One Belt One Road
The intention of the One Belt One Road project is to recreate the trading routes of old overland and sea through central Asia, to Europe and beyond. With massive investment in infrastructure along the way, spanning at least 65 countries, including more than 60% of the world’s population and 30% of global GDP and with an estimated cost of $900bn this will be one of the most expensive development projects ever attempted.
The “Belt & Road Initiative” as it is commonly referred to, has two main elements: the 21st Century Maritime Silk Road and the Silk Road Economic Belt.
The 21st Century Maritime Silk Road is a planned sea route with integrated port and coastal infrastructure projects running from China’s east coast to Europe, India, Africa and the Pacific through the South China Sea and the Indian Ocean.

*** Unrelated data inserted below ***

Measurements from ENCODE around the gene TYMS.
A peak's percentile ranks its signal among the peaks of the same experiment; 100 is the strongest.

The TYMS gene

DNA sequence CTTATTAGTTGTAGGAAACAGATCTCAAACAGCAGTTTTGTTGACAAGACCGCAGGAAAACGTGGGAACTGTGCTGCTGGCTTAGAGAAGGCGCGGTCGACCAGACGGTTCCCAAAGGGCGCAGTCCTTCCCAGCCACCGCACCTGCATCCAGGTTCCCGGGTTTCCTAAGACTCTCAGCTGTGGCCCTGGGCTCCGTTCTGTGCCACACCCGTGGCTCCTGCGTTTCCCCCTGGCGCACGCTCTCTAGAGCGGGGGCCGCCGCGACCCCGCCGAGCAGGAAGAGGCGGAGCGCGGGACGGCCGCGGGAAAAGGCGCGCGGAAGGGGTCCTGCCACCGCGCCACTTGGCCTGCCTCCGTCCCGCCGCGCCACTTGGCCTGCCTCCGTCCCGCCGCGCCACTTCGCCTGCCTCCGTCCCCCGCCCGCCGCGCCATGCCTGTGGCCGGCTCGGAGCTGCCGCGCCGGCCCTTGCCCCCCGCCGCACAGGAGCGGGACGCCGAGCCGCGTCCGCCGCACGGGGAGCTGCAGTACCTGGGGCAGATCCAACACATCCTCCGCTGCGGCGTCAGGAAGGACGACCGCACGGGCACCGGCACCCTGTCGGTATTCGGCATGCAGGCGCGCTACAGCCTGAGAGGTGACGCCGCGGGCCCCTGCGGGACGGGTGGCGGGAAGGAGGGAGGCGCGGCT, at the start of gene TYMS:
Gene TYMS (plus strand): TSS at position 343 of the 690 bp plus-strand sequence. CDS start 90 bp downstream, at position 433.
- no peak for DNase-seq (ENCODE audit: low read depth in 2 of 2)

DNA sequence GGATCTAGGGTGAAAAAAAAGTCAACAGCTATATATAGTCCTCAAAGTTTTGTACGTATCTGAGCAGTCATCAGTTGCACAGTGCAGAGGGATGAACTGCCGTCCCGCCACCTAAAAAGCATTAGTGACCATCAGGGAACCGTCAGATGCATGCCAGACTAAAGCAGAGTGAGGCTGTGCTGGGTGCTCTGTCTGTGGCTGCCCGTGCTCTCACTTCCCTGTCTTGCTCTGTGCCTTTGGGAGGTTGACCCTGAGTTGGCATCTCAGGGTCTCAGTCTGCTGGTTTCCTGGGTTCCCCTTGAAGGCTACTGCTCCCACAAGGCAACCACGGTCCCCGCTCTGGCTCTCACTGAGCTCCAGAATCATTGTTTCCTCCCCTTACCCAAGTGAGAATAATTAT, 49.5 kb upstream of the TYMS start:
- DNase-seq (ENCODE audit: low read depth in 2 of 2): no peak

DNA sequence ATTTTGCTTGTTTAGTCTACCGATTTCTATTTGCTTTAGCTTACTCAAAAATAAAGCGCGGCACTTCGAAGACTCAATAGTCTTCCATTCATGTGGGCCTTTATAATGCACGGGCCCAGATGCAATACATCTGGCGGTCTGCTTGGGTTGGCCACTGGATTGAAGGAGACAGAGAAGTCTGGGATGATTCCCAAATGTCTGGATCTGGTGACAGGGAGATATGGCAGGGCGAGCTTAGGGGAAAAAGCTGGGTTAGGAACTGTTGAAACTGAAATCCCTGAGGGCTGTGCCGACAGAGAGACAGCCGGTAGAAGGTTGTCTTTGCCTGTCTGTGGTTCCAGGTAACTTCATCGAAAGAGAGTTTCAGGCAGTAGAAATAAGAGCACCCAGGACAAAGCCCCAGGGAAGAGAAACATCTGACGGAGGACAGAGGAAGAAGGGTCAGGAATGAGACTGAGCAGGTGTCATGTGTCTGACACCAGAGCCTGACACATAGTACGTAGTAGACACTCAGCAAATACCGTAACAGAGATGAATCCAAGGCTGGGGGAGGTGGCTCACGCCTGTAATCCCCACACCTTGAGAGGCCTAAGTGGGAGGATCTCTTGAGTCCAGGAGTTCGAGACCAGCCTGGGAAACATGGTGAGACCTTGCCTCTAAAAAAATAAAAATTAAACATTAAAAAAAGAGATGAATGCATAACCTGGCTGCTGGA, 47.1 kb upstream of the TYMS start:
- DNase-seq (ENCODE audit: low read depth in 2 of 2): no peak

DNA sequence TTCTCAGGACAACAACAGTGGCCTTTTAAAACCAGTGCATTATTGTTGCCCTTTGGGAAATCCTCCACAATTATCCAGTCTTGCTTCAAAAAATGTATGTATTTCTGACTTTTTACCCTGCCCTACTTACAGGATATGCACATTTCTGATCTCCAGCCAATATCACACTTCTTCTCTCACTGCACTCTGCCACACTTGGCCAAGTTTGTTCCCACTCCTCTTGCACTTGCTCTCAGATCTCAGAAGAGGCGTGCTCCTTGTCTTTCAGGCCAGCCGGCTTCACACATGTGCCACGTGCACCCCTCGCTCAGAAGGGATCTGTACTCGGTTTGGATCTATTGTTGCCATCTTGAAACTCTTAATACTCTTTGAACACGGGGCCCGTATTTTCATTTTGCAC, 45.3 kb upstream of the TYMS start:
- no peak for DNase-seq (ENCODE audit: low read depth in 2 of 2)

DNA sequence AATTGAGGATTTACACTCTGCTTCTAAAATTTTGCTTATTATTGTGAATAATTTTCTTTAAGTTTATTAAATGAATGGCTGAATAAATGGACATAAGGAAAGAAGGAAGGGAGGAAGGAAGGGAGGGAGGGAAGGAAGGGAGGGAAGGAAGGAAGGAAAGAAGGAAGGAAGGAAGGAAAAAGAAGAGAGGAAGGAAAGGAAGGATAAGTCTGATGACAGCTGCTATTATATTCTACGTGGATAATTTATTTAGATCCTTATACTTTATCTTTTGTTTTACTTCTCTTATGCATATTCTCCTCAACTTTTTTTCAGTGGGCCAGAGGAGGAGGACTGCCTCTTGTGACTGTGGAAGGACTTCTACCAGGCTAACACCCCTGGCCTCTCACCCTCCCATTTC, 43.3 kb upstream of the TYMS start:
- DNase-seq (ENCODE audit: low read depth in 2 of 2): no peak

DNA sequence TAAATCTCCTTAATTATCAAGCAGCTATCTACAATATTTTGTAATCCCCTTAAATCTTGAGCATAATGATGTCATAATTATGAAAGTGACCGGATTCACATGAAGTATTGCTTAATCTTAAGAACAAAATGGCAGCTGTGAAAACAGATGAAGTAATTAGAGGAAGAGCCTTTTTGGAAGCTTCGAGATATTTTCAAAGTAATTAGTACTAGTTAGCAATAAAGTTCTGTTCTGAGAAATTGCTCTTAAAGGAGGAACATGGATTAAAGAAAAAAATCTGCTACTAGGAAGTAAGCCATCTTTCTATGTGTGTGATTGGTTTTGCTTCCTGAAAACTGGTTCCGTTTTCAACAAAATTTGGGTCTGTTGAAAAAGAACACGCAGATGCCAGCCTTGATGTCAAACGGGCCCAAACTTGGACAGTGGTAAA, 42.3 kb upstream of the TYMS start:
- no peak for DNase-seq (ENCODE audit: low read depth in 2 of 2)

The Silk Road Economic Belt will be an overland network of road, rail and pipelines roughly following the old Silk Road trading route that will connect China’s east coast with Europe (Jiangsu province to Rotterdam, Netherlands) via a new Eurasian land bridge.
Bulgaria is reported to be one of the countries through which this New Eurasian land bridge will run. This is of major economic significance to Bulgaria as it is expected that it will bring much in the way of infrastructure, trade and investment to the country.
5 regional corridors will branch off the land bridge, with Mongolia and Russia to the North, South East Asia, India, Pakistan and Bangladesh to the South, and central Asia, West Asia and Europe to the West.
China’s president Xi Jinping announced in May 2017 that the country’s multibillion dollar plan to build a modern-day Silk Road will be the “project of the century” and will signify the start of a new “golden age” of globalisation.